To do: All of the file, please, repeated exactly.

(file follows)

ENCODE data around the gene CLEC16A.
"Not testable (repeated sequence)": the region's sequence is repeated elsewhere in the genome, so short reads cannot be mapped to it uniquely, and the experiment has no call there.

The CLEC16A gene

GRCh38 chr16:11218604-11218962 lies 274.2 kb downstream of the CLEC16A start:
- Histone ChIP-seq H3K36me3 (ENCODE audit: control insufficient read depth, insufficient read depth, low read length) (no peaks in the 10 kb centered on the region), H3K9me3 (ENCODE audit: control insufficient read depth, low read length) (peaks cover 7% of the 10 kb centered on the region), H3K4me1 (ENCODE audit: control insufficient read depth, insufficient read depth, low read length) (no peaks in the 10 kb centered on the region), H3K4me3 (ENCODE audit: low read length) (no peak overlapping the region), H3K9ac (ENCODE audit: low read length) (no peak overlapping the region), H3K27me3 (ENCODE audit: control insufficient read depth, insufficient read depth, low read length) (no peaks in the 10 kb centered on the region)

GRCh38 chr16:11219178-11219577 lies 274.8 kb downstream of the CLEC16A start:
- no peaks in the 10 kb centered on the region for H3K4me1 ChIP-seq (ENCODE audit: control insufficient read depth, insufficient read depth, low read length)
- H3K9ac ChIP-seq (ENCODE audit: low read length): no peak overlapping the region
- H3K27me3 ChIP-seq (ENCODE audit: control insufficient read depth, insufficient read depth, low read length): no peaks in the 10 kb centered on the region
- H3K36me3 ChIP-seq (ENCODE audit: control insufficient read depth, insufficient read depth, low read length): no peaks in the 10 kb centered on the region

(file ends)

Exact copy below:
ENCODE data around the gene CLEC16A.
"Not testable (repeated sequence)": the region's sequence is repeated elsewhere in the genome, so short reads cannot be mapped to it uniquely, and the experiment has no call there.

The CLEC16A gene

GRCh38 chr16:11218604-11218962 lies 274.2 kb downstream of the CLEC16A start:
- Histone ChIP-seq H3K36me3 (ENCODE audit: control insufficient read depth, insufficient read depth, low read length) (no peaks in the 10 kb centered on the region), H3K9me3 (ENCODE audit: control insufficient read depth, low read length) (peaks cover 7% of the 10 kb centered on the region), H3K4me1 (ENCODE audit: control insufficient read depth, insufficient read depth, low read length) (no peaks in the 10 kb centered on the region), H3K4me3 (ENCODE audit: low read length) (no peak overlapping the region), H3K9ac (ENCODE audit: low read length) (no peak overlapping the region), H3K27me3 (ENCODE audit: control insufficient read depth, insufficient read depth, low read length) (no peaks in the 10 kb centered on the region)

GRCh38 chr16:11219178-11219577 lies 274.8 kb downstream of the CLEC16A start:
- no peaks in the 10 kb centered on the region for H3K4me1 ChIP-seq (ENCODE audit: control insufficient read depth, insufficient read depth, low read length)
- H3K9ac ChIP-seq (ENCODE audit: low read length): no peak overlapping the region
- H3K27me3 ChIP-seq (ENCODE audit: control insufficient read depth, insufficient read depth, low read length): no peaks in the 10 kb centered on the region
- H3K36me3 ChIP-seq (ENCODE audit: control insufficient read depth, insufficient read depth, low read length): no peaks in the 10 kb centered on the region